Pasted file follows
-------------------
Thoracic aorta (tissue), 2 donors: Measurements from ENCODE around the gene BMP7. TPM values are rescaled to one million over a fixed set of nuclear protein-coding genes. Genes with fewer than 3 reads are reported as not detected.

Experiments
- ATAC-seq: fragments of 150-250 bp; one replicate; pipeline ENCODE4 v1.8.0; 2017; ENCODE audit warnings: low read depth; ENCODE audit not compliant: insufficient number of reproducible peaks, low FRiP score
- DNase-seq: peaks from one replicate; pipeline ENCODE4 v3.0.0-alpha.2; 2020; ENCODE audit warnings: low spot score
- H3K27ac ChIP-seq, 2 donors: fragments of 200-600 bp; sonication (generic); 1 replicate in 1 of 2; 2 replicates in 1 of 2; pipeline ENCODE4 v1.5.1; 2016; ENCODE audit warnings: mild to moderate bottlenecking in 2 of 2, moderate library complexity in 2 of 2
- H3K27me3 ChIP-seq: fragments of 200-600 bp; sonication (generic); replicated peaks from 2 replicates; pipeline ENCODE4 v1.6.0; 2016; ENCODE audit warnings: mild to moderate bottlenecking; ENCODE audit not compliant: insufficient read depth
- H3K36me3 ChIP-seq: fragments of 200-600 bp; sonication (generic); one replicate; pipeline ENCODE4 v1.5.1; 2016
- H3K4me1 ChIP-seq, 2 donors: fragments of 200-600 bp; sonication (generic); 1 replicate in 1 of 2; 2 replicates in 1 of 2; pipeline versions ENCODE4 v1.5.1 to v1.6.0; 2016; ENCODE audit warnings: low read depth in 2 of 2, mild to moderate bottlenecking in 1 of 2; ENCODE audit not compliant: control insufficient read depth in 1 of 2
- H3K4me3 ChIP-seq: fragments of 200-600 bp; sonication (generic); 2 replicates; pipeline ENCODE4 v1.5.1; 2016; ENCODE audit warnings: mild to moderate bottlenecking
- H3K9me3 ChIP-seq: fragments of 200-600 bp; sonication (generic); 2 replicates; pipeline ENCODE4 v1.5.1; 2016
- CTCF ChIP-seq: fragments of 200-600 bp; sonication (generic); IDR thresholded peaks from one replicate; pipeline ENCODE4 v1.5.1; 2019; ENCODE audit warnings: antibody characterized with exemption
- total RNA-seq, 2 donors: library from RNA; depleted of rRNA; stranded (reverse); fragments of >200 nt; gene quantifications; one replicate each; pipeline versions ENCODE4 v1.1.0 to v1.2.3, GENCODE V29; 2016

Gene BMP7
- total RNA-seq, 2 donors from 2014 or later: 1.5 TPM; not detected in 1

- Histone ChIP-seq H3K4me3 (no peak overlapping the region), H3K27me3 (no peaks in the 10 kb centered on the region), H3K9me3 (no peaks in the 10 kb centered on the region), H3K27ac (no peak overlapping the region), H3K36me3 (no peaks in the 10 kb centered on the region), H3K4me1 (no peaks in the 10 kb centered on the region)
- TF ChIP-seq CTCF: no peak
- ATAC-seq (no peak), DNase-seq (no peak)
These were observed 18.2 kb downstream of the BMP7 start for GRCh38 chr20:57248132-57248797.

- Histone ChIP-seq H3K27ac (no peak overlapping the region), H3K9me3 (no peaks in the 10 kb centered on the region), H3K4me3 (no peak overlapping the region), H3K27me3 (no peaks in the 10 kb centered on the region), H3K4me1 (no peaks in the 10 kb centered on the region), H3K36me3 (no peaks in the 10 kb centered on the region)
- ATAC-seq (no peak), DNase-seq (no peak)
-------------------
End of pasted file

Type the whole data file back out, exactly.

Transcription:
Thoracic aorta (tissue), 2 donors: Measurements from ENCODE around the gene BMP7. TPM values are rescaled to one million over a fixed set of nuclear protein-coding genes. Genes with fewer than 3 reads are reported as not detected.

Experiments
- ATAC-seq: fragments of 150-250 bp; one replicate; pipeline ENCODE4 v1.8.0; 2017; ENCODE audit warnings: low read depth; ENCODE audit not compliant: insufficient number of reproducible peaks, low FRiP score
- DNase-seq: peaks from one replicate; pipeline ENCODE4 v3.0.0-alpha.2; 2020; ENCODE audit warnings: low spot score
- H3K27ac ChIP-seq, 2 donors: fragments of 200-600 bp; sonication (generic); 1 replicate in 1 of 2; 2 replicates in 1 of 2; pipeline ENCODE4 v1.5.1; 2016; ENCODE audit warnings: mild to moderate bottlenecking in 2 of 2, moderate library complexity in 2 of 2
- H3K27me3 ChIP-seq: fragments of 200-600 bp; sonication (generic); replicated peaks from 2 replicates; pipeline ENCODE4 v1.6.0; 2016; ENCODE audit warnings: mild to moderate bottlenecking; ENCODE audit not compliant: insufficient read depth
- H3K36me3 ChIP-seq: fragments of 200-600 bp; sonication (generic); one replicate; pipeline ENCODE4 v1.5.1; 2016
- H3K4me1 ChIP-seq, 2 donors: fragments of 200-600 bp; sonication (generic); 1 replicate in 1 of 2; 2 replicates in 1 of 2; pipeline versions ENCODE4 v1.5.1 to v1.6.0; 2016; ENCODE audit warnings: low read depth in 2 of 2, mild to moderate bottlenecking in 1 of 2; ENCODE audit not compliant: control insufficient read depth in 1 of 2
- H3K4me3 ChIP-seq: fragments of 200-600 bp; sonication (generic); 2 replicates; pipeline ENCODE4 v1.5.1; 2016; ENCODE audit warnings: mild to moderate bottlenecking
- H3K9me3 ChIP-seq: fragments of 200-600 bp; sonication (generic); 2 replicates; pipeline ENCODE4 v1.5.1; 2016
- CTCF ChIP-seq: fragments of 200-600 bp; sonication (generic); IDR thresholded peaks from one replicate; pipeline ENCODE4 v1.5.1; 2019; ENCODE audit warnings: antibody characterized with exemption
- total RNA-seq, 2 donors: library from RNA; depleted of rRNA; stranded (reverse); fragments of >200 nt; gene quantifications; one replicate each; pipeline versions ENCODE4 v1.1.0 to v1.2.3, GENCODE V29; 2016

Gene BMP7
- total RNA-seq, 2 donors from 2014 or later: 1.5 TPM; not detected in 1

- Histone ChIP-seq H3K4me3 (no peak overlapping the region), H3K27me3 (no peaks in the 10 kb centered on the region), H3K9me3 (no peaks in the 10 kb centered on the region), H3K27ac (no peak overlapping the region), H3K36me3 (no peaks in the 10 kb centered on the region), H3K4me1 (no peaks in the 10 kb centered on the region)
- TF ChIP-seq CTCF: no peak
- ATAC-seq (no peak), DNase-seq (no peak)
These were observed 18.2 kb downstream of the BMP7 start for GRCh38 chr20:57248132-57248797.

- Histone ChIP-seq H3K27ac (no peak overlapping the region), H3K9me3 (no peaks in the 10 kb centered on the region), H3K4me3 (no peak overlapping the region), H3K27me3 (no peaks in the 10 kb centered on the region), H3K4me1 (no peaks in the 10 kb centered on the region), H3K36me3 (no peaks in the 10 kb centered on the region)
- ATAC-seq (no peak), DNase-seq (no peak)